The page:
As you may know, Tom and I recently travelled to the beautiful city of Istanbul where we had an amazing time. I can’t recommend this city enough! – however, there are some things you need to know before traveling to Istanbul that will make your trip so much easier and stress-free. Keep reading to find them all!
We all have made mistakes when traveling, and I haven’t really been the one to avoid them… Some things are out of control (like when someone at the airport rips your passport in half and leaves you stranded 6,000 Km from home) but for everything else, I always try to be prepared and do my research beforehand.
I had lots of questions before traveling to Istanbul – will people understand me? How will I find my way around? Will I get scammed by taxis? I had to spend quite a while googling stuff before the trip to avoid a potential crisis, so before I forget all of the things I learned (easy or hard way), I have put it all together for you. Here’s everything you should know before travelling to Istanbul!
Unless you hold a Turkish passport, you will need a visa in order to enter the country. The good news is, this is pretty easy to get and can just be requested online for $20. We actually forgot to request them in advance and only remembered a few hours before our flight… but luckily as soon as we requested it we received the email with the visa (phew!). The website states it can take up to 48h for some passports, so if you have the chance, I recommend you request it a few days in advance just in case 🙂 Always use the official site which you can find here, and bring a printed copy if possible just in case the computer systems at the airport aren’t working.
2: Currency & Cash
The official currency in Turkey is the Turkish Lira, and this is the currency you will have to use to pay for everything.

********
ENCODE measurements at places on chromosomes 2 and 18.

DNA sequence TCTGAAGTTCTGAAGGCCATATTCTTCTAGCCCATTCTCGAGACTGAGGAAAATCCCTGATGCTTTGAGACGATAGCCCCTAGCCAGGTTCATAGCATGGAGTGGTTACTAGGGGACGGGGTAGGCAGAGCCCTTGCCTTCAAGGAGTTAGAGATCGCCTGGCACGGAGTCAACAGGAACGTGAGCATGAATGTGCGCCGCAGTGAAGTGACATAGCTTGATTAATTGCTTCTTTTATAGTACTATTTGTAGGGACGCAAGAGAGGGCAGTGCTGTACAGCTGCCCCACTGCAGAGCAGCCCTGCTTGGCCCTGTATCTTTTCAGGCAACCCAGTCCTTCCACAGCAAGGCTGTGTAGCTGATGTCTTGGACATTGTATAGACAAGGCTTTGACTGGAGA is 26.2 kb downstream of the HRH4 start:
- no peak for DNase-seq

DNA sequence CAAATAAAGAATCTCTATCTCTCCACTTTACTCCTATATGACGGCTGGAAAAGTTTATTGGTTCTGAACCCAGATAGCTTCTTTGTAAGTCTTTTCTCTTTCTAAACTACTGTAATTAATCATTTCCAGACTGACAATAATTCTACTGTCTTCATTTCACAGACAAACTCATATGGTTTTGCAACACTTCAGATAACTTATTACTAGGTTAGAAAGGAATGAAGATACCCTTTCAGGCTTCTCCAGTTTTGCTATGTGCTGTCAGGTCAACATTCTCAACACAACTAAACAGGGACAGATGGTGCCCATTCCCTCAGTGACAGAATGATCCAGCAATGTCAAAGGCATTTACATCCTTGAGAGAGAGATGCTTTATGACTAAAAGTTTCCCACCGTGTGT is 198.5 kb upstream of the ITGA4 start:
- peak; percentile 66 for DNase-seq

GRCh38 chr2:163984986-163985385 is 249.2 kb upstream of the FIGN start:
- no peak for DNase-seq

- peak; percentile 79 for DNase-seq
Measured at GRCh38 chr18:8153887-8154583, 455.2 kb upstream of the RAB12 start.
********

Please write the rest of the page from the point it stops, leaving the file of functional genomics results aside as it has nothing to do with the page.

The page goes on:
At the time of our visit (April 2019), 1 Lira was approximately £0.13, which made our trip extremely cheap… however, the Lira is quite an unstable currency so check the current rate before you travel to make sure it’s worth it.
Another important thing is – always carry cash! Most restaurants will accept credit or debit cards, however for other things like markets, monuments or public transport you will need to carry cash on you at all times.
I recommend you use an online bank such as Revolut or Monzo, which are perfect for traveling and will allow you to take cash out of any ATM as well as make purchases abroad at the current exchange rate, without charging a commission fee (always pay and withdraw in local currency!)
3: Data & Roaming
Turkey is not part of the EU, and so unless you have a special data plan, you might not benefit from free roaming. If this is the case, you might want to get a Turkish SIM card to use during your stay.
Our UK network charges £6 per day for roaming in Turkey (only 500MB) so for us at least it was totally worth it. We went to a Turk Telecom store and got a pre-paid SIM with 9GB of data for 135 Lira (£18) 🙂
There’s an even better option (which I wish I knew about back then) called Airalo. If you have an e-SIM enabled device (like most new iPhones) you can buy an e-SIM online and activate it on your phone. It’s cheaper and way easier! See prices here.
I recommend you always have data when you travel as this will help you get around, google random facts or request taxis… but whether you have data or not, you should always download the map of Istanbul on your Google Maps app before you travel so you can access it offline as well.
I hate using taxis when I’m abroad, because I always feel like I’m going to be cheated or they’re not going to understand where I need to go (China, I’m looking at you! LOL). Thankfully, there’s an app to help you with taxis in Istanbul, called BiTaksi. It works in a similar way to Uber except it uses public taxis instead. It will allow you to request a taxi and set your departure and destination points on the map, see a fare estimate, follow the route in real time and even choose if you want to pay by card or cash.